Canadian Outline

I’m sorry I don’t have a scanner, but my copy of Simplified (Candian Edition,1958 printing), page 63, shows this kind of outline in the context “…large supply of travelling bags ____ and other leather goods.”

I think it must be “wallets”, but where’s the “t”? Am I missing a principle?

(by routine-sibling for everyone)

 

12 comments Add yours
  1. The Simplified outline for wallet is "w o l e." "L e" is a brief form for "let." This is an example of the phonetic nature of Gregg Shorthand. For instance, the word "pilgrim" is written "p e l / g," treating -grim as the word ending "-gram." There are several words like this.

    —Andrew

  2. Canadian edition, hmm? Are there any actual systematic differences between the American and Canadian? Doesn't seem like it would…just spelling differences and pronounciation here and there. And why havn't I heard of an English Gregg? Seems like that'd be even more different and in need of their own edition. UT, ./[tyler]

  3. I've never looked at another edition, in fact. But I imagine most of the difference is as you say—minor spelling and pronunciation here and there. All the institutions are Canadian; there's a list of brief forms for our provinces and capitals in the back of the book.

    It's funny, though; I'm normally able to distinguish the cultural/lingustic differences in a second (We're quite proud of that ability north of the 48th parallel). But the language in the text is so archane, (and a little contrived), that I often wonder whether it was *ever* natural. Here's one from yesterday:

    "Yes, your discouraging days of pulling up weeds is ended if you get in a supply of Smith's Mixture."

    By the end of the course, I should expect to have a firm grasp on 1950's colloquial business English, if nothing else.

    On a serious note, do any New World English speakers actually pronounce the "h" in front of "wh…" words such as "while", "whether", "white"?

  4. McGraw Hill published Canadian, British, and Australian editions of the shorthand books. They all have the same principles. The differences are in (1) the spelling of transcribed text (favour, organise, etc.), (2) the addition of specific geographical names (Nottingham, Canberra, New Brunswick, etc.), (3) miscellaneous special phrases (House of Lords, etc.), and (4) who wrote the shorthand (William C. Blackwell in the British Edition, Charles Rader and Jerome Edelman for the Australian Edition).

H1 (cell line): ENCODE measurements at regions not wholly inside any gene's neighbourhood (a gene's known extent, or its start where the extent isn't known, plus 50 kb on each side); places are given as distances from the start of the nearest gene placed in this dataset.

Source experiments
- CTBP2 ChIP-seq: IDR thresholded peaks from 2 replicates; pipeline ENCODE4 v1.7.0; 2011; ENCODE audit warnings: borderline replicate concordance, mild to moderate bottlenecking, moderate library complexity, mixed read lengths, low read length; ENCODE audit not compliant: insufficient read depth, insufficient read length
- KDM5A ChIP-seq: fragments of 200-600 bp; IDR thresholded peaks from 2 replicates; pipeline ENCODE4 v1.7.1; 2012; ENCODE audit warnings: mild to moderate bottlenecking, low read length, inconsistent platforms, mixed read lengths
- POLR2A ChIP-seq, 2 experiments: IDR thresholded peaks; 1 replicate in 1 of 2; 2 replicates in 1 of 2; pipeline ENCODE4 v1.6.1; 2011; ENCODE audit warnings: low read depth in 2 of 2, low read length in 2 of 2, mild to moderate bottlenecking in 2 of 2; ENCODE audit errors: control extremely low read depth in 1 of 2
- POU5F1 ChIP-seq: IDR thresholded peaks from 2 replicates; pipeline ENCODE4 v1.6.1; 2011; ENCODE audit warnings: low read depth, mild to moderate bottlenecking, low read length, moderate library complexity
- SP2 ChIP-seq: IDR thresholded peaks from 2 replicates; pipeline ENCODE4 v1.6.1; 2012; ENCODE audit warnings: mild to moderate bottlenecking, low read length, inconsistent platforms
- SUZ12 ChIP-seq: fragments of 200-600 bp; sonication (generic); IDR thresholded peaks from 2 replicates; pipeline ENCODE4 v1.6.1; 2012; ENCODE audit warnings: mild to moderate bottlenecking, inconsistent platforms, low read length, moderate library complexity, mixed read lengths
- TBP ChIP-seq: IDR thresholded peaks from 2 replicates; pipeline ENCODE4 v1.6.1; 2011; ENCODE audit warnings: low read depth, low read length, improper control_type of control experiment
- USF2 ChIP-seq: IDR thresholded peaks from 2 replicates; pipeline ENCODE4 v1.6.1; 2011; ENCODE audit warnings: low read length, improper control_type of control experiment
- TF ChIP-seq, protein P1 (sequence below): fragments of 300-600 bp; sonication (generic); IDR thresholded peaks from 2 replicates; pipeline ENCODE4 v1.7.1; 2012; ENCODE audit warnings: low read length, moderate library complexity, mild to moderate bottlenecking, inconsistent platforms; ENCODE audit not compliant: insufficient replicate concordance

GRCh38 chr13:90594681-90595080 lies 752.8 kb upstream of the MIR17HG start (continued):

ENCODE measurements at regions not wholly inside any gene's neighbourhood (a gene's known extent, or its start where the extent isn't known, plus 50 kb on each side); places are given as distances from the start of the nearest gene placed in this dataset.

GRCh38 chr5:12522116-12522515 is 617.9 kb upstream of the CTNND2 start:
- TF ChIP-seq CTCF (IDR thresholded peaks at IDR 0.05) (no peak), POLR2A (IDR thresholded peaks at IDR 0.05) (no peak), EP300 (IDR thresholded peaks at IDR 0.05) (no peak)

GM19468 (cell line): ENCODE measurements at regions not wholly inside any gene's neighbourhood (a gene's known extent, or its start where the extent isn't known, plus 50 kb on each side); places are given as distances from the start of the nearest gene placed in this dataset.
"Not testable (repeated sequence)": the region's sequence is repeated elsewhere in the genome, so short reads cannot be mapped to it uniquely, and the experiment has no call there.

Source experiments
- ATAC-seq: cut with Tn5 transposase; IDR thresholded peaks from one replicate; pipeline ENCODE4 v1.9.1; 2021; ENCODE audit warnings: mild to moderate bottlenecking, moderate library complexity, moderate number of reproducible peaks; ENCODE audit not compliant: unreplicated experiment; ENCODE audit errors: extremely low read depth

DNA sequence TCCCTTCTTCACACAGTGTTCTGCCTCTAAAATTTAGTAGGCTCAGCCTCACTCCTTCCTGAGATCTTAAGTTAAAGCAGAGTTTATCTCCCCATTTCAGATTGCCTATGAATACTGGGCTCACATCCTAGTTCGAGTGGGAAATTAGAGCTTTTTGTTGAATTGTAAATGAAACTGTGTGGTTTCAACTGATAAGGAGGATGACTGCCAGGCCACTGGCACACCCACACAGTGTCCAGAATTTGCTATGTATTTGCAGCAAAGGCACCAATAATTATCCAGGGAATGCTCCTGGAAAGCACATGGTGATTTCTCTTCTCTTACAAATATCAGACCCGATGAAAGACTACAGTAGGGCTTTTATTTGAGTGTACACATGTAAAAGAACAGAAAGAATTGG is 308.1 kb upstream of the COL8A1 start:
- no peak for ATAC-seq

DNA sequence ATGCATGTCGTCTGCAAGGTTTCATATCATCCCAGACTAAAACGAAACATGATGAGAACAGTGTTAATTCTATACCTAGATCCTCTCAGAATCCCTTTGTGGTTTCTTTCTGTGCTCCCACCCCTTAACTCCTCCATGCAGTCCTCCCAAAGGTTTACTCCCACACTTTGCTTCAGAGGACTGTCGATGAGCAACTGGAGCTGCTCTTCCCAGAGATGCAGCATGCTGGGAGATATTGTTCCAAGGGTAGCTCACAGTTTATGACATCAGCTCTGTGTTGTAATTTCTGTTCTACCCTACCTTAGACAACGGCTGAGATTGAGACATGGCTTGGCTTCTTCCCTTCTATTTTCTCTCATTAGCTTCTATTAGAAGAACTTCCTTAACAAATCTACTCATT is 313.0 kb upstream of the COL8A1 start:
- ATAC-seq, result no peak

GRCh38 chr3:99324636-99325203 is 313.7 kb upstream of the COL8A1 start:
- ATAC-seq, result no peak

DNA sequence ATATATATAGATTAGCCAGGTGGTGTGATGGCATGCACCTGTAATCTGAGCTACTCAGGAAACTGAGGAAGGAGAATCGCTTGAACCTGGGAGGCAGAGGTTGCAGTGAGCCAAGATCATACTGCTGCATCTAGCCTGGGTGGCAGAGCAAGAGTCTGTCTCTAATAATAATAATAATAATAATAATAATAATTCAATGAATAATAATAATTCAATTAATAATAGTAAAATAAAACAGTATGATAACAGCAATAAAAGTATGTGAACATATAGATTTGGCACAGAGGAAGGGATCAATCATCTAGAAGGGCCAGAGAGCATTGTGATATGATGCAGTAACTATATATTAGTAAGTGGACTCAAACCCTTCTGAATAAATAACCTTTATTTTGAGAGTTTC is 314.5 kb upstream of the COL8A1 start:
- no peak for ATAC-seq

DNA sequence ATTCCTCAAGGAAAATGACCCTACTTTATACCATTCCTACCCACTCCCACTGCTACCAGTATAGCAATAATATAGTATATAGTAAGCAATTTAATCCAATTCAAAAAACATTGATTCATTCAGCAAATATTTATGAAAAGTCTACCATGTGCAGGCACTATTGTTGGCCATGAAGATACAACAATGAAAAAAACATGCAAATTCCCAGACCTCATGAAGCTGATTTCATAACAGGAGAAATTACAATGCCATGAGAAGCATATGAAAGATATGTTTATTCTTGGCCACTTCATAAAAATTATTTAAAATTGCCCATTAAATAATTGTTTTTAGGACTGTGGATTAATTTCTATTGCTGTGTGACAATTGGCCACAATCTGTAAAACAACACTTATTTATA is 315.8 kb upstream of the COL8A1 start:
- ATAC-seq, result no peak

5. I can't address "Smith's Mixture" . . . but I do
    pronounce "while", "whether" and "white" as though they were spelled hwile,
    hwether, and hwite.  It's normal pronunciation in mid-Missouri, and wile,
    wether, and wite would sound a little "off" to our ears.
     
    Alex

  6. Re:  I can't address "Smith's Mixture" . . . but I do pronounce "while", "whether" and "white" as though they were spelled hwile, hwether, and hwite.  It's normal pronunciation in mid-Missouri, and wile, wether, and wite would sound a little "off" to our ears.   Alex …………………………….. Interesting.  I am originally from northern Indiana and I pronounce whether and weather the same, that is "wether".  But that is probably a subcultural/family thing.  My wife, being from the same place adds the "h" in front of whether making it hwether as in your discussion.  However, I do pronounce "white" and "while" with the "h" in front.   Tom

  7. Our Philly accent is notorious for distinct pronunciation of common words like water and coffee (wautr and caufy) and the letter O (quite nasal). Yet when our theater company does our annual Broadway musical, our music director has told us repeatedly that every one , even if unconsciously, puts an h before w, because one cannot otherwise produce the w sound without it. In singing it is stressed (as is also the case in ventriloquism) for breathing purposes. Now when I am on stage it is one of the great moments in the American theater, but definitely not when singing. I sound like a civil defense signal! DOC

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